The Empowering States' Right to Protect Consumers Act, S. 1829, would effectively overturn a 1978 Supreme Court decision that said interest rates charged by nationally chartered banks take precedent over state-level interest rate laws. Whitehouse said that decision, in the case Marquette National Bank of Minneapolis v. First of Omaha Service Corporation, led many banks to become nationally chartered so they could impose their own interest rates across various states.

"That is why the credit card divisions of major banks are based in just a few states and why consumers in other States are often denied protection from outrageous interest rates and fees, even though those outrageous interest rates and fees are against the law of the consumer's home state," Whitehouse said.

The bill would not prescribe interest rates, but would allow states to recapture what he said was their historic powers to set interest rate policies within their boundaries. Whitehouse said the current system hurts consumers by assessing higher rates, but also hurts small local banks who are forced to follow the rules within their state but compete with nationally chartered banks.

"This is a special privilege for big national banks that can move their offices to whatever State will give them the best deal in terms of lousy consumer protection and unlimited interest rates," he said. "A small local lender has to play by the rules of fair interest rates. Gigantic credit card companies can avoid having any rules at all."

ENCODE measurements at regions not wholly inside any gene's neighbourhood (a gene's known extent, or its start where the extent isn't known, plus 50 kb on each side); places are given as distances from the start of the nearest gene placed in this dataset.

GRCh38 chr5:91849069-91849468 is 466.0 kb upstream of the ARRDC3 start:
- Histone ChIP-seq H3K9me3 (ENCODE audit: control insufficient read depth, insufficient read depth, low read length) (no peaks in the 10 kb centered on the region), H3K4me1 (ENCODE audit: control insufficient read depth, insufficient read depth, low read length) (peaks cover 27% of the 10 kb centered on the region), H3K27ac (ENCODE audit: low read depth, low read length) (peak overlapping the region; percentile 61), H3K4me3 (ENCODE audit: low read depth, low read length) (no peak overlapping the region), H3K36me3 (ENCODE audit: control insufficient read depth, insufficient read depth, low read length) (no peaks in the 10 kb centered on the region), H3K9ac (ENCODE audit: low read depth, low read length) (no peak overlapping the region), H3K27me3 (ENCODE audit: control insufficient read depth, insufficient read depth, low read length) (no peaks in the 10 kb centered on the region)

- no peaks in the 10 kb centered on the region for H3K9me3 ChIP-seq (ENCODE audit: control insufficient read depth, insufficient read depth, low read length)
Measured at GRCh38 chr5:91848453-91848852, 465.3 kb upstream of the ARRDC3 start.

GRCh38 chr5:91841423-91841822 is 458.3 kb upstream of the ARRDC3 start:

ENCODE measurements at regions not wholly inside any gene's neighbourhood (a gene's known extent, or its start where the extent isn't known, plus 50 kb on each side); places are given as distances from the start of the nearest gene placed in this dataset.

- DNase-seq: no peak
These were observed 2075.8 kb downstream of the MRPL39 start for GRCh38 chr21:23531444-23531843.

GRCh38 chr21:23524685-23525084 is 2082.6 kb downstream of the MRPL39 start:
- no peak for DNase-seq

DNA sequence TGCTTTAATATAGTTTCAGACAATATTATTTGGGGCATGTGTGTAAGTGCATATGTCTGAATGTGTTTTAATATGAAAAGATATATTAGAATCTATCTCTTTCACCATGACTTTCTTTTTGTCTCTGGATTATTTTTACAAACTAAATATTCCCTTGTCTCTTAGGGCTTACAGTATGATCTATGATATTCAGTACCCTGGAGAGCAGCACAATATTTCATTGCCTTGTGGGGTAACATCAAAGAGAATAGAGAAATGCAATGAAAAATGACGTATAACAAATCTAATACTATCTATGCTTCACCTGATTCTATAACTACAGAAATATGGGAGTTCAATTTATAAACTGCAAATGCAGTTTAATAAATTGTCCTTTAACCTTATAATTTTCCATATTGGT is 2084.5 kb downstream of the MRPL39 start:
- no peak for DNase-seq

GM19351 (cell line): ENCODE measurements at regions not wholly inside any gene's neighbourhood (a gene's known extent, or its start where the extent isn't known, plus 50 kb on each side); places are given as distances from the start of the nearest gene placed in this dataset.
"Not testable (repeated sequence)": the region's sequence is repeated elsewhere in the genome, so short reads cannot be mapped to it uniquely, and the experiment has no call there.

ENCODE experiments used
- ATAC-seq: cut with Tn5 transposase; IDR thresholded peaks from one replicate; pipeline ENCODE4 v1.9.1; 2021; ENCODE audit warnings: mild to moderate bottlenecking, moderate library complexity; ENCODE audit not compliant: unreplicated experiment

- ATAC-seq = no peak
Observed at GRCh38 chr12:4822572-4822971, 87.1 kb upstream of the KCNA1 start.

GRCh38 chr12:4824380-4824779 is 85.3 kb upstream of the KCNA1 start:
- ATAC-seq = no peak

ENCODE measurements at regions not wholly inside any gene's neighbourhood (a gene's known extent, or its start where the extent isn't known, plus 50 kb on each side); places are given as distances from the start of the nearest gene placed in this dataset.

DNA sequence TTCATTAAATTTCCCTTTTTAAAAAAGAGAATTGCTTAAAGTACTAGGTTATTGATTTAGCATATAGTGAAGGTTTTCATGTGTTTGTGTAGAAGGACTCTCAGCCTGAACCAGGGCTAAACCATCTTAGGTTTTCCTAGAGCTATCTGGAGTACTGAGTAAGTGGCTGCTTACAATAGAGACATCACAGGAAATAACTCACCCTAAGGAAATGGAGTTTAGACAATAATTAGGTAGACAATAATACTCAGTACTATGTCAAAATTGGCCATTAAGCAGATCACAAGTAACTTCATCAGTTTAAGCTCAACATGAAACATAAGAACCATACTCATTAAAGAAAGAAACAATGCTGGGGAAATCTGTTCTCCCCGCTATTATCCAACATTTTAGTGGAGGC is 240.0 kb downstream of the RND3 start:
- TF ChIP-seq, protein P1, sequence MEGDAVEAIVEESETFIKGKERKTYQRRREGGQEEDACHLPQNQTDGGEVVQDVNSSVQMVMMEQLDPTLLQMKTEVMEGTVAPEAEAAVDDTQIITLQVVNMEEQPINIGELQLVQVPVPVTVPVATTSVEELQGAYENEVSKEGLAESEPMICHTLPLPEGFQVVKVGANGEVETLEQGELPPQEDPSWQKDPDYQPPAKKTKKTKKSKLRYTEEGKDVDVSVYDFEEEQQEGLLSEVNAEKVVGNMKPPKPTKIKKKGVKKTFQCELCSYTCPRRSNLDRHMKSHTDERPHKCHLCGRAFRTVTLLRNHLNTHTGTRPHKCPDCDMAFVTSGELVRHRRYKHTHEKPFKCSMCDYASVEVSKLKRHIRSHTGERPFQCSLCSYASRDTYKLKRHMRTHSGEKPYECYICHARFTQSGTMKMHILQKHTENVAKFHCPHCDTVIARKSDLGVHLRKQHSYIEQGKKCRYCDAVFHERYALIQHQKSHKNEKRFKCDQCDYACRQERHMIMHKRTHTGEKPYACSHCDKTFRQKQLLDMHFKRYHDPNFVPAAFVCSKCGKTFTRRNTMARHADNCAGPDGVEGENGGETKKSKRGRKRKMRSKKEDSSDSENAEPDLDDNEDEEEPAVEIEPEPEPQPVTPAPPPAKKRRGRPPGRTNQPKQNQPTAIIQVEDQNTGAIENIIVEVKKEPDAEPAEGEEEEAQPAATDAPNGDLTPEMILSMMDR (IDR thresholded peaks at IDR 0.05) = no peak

Senate Majority Whip Dick DurbinRichard (Dick) Joseph DurbinDemocrats turn on Al Franken Minnesota's largest newspaper calls on Franken to resign Democratic senator predicts Franken will resign Thursday MORE (D-Ill.), who has fought against debit card fees, is a co-sponsor of the bill, as are Sens. Mark BegichMark Peter BegichPerez creates advisory team for DNC transition The future of the Arctic 2016’s battle for the Senate: A shifting map MORE (D-Alaska), Al FrankenAlan (Al) Stuart FrankenDemocrats turn on Al Franken Schumer called, met with Franken and told him to resign Overnight Finance: Trump says shutdown 'could happen' | Ryan, conservatives inch closer to spending deal | Senate approves motion to go to tax conference | Ryan promises 'entitlement reform' in 2018 MORE (D-Minn.), Jeff MerkleyJeffrey (Jeff) Alan MerkleyAvalanche of Democratic senators say Franken should resign Senate nixes provision boosting conservative college after uproar Overnight Energy: Panel advances controversial Trump nominee | Ex-coal boss Blankenship to run for Senate | Dem commissioner joins energy regulator MORE (D-Ore.), Jack ReedJohn (Jack) Raymond ReedSenate panel moves forward with bill to roll back Dodd-Frank Army leader on waiver report: 'There's been no change in standards' 15 Dems urge FEC to adopt new rules for online political ads MORE (D-R.I.), and Bernie SandersBernard (Bernie) SandersSchumer: Franken should resign Franken resignation could upend Minnesota races Avalanche of Democratic senators say Franken should resign MORE (I-Vt.).